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Published on Tuesday, September 26, 2017

An enormous tourism opportunity - or a disaster?






On World Tourism Day - the industry may be in existential crisis write Valere Tjolle and Albert Salman


Inhabitants of fabulous tourism shrines are in revolt against marauding tourism hordes. Why has it come to this, and what can be done to make tourism good again?


It is evident that there is a problem when tourists become a cause of resentment and anger in places that should benefit from their visit.


One thing is absolutely clear - in many of the world's top destinations there are simply too many tourists, and when there are too many tourists nobody, neither the local community nor the visitor, benefits from the experience.


So in Venice and in Barcelona, in Dubrovnik and in Amsterdam and many, many more tourist pilgrimage places, tourists are now regaled with demonstrations, with anti-tourism graffiti and posters and with often ill-concealed resentment. The hospitality once offered has now often turned into open hostility.


In the last 50 years international tourism has increased from less than 200 million international arrivals a year to over 1.3 billion. Great for the tourism industry, and great, you may think for the growing number of billions that are finally able to enjoy the benefits of international travel.


But, for the communities in the destinations - not so great, particularly if their narrow ancient streets, their holy places, their restaurants are crowded with ill-behaving people. And not so great if their kids can't afford to rent homes because these short-term visitors pay way over the odds.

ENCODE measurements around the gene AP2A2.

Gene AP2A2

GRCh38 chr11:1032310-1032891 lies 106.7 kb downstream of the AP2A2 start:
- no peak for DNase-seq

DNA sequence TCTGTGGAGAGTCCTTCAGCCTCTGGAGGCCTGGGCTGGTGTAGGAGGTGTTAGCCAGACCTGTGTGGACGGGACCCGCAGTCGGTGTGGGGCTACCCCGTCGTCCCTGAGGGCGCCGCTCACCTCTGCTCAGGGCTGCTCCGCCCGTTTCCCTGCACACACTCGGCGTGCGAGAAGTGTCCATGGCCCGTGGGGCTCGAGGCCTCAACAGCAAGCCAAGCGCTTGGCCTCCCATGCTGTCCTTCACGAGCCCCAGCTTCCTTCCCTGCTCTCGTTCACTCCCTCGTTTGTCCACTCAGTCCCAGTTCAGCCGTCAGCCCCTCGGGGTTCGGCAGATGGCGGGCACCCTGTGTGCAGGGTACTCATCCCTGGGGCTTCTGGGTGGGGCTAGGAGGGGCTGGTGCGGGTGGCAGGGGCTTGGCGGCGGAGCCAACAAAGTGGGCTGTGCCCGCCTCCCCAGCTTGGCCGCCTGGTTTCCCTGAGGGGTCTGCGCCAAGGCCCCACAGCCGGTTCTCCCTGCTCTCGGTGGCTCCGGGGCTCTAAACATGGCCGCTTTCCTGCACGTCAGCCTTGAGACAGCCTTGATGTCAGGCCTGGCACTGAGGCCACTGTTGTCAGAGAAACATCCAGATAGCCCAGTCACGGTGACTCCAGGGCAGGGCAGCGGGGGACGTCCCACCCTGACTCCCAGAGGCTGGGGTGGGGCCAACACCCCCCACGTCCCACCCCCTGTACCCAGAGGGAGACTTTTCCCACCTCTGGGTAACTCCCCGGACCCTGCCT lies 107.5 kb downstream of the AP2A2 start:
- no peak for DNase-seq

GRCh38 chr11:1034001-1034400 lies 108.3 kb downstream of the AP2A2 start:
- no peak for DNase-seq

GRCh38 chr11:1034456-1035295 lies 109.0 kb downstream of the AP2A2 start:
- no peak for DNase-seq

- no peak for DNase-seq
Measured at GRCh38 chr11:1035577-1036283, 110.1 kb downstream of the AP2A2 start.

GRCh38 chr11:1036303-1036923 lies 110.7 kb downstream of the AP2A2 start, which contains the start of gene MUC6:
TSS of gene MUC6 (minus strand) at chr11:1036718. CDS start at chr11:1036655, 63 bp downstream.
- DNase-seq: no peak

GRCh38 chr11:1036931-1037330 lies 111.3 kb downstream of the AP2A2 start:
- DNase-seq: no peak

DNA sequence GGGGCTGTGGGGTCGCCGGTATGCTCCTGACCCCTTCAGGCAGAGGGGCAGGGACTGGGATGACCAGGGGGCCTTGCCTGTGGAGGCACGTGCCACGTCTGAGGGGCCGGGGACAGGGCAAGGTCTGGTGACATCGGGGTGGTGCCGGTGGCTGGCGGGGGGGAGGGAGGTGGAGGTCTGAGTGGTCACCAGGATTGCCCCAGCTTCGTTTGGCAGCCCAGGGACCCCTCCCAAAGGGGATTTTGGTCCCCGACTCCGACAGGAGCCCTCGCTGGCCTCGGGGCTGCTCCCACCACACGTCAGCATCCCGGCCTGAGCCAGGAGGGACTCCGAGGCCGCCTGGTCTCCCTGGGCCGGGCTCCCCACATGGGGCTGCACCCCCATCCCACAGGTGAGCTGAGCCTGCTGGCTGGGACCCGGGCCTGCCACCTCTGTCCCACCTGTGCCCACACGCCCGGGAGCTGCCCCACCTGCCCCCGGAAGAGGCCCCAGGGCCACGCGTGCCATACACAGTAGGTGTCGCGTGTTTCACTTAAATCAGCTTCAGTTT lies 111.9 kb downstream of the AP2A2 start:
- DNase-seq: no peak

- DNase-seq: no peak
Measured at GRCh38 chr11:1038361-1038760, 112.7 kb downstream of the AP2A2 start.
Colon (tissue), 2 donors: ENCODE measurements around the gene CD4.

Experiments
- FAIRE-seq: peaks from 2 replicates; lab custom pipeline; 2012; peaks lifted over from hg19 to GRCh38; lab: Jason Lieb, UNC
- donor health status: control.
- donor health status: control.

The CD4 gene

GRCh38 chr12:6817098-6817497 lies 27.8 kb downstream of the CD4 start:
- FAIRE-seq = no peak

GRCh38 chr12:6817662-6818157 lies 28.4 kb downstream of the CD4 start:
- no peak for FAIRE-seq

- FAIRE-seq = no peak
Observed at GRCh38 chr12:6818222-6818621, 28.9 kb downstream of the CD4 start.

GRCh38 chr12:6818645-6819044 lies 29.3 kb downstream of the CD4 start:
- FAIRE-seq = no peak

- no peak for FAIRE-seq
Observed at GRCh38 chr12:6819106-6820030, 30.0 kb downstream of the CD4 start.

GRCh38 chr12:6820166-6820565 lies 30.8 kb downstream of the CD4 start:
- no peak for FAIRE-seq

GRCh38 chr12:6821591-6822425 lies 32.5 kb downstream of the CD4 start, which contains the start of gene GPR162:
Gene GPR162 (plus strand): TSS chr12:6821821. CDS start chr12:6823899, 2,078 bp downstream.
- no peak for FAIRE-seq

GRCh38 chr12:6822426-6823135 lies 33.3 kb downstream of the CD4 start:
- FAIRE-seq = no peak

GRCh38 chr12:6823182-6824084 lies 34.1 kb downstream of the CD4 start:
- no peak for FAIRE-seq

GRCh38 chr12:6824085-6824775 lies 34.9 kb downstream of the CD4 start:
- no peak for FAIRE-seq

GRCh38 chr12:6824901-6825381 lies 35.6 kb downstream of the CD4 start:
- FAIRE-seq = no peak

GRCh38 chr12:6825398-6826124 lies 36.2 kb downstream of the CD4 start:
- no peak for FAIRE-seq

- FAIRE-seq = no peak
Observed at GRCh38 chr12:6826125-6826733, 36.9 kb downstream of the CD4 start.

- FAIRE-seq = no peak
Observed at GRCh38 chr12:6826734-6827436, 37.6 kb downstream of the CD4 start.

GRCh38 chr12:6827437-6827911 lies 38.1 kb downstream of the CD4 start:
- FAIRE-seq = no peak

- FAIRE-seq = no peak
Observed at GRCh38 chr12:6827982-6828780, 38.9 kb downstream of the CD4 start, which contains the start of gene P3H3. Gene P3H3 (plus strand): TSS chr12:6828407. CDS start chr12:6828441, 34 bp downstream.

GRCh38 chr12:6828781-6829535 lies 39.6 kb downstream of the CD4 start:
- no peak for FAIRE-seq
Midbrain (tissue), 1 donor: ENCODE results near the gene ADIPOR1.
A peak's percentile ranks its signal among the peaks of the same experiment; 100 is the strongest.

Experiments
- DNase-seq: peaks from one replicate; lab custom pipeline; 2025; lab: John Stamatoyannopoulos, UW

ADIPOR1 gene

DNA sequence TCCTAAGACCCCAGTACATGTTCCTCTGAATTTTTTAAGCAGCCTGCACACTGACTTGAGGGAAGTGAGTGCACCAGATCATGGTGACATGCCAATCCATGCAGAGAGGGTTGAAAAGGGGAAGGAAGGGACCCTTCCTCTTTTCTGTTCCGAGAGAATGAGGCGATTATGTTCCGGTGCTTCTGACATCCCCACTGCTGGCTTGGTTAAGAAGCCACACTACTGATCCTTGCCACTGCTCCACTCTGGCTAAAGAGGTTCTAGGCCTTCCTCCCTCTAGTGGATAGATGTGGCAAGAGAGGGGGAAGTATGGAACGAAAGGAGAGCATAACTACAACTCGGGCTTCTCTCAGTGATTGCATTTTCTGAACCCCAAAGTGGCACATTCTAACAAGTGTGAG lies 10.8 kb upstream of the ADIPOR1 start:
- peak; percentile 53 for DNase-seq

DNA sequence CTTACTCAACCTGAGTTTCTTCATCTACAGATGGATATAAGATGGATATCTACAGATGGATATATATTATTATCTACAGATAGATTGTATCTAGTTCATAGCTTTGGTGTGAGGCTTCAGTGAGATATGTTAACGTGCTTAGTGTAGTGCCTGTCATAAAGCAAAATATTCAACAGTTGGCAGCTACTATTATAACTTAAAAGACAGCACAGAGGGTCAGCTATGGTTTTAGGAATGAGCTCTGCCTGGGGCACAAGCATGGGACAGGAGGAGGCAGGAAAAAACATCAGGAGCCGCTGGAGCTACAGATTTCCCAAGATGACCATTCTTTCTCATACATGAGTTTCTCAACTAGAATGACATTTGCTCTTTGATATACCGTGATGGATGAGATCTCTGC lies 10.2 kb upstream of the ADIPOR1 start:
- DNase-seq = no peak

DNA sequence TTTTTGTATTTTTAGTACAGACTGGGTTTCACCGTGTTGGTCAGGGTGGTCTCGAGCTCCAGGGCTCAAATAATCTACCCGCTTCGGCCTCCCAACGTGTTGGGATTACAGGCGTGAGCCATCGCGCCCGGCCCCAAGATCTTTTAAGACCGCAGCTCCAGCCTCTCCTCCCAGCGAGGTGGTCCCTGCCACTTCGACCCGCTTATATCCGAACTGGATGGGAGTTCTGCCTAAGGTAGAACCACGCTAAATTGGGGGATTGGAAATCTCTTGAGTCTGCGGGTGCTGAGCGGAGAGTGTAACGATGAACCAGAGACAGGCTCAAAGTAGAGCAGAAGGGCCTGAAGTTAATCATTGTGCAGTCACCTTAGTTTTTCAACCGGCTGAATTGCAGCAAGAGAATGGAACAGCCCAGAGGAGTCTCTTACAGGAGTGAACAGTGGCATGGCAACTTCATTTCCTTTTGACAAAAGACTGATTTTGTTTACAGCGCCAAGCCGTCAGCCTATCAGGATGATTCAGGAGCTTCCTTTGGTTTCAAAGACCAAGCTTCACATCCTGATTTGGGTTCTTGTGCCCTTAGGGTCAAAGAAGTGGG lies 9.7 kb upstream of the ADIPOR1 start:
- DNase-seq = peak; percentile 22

And, for the world, it's probably not great either - 1.3 billion people a year travelling around for their leisure obviously cause lots of seemingly unnecessary emissions which may heat up the earth even more frighteningly than our necessary activity already is. Particularly as this massive number is forecast to double again well within the next 20 years.


And, it's such a great pity that it's worked out like this. Tourism has enormous potential to make the world a better place - it has the potential to help impoverished places develop, for local communities to get better economic, social and cultural opportunities, and to cherish and steward local built and natural environments. Moreover, tourism can do all this whilst offering life-enhancing opportunities to both tourists and to their hosts.


But all is not yet lost. To understand what the solution is, it is necessary to look for the cause of the problem.


Firstly, it is nice to know that there is, in fact plenty of room for all - currently the massive tourism overcrowding (and the anger) is so far only happening in some hundred highly marketed destinations. More than 99% of tourists go to less than 1% of destinations. There is plenty of space in other sensational places. The fact is that it suits the tourism industry to back well-known winners and not spend a lot of time on places that need a bit of commitment to discover. Hence the 'Top 10 places to see" that drive desire for the most iconic places. Our world is big, there are many undiscovered places, much, much more to see.


Secondly, well over 80% of our holiday emissions relate to transportation - cruises and air travel are at the top of this list - both much more polluting than road and rail and public transportation. Air travel is a particular problem because in 1947 the UN (again in the search for world harmony through capitalism!) organized the Chicago Convention which created the ICAO (International Civil Aviation Organization) and banned any fuel tax on airlines. So they all fly fuel-tax free.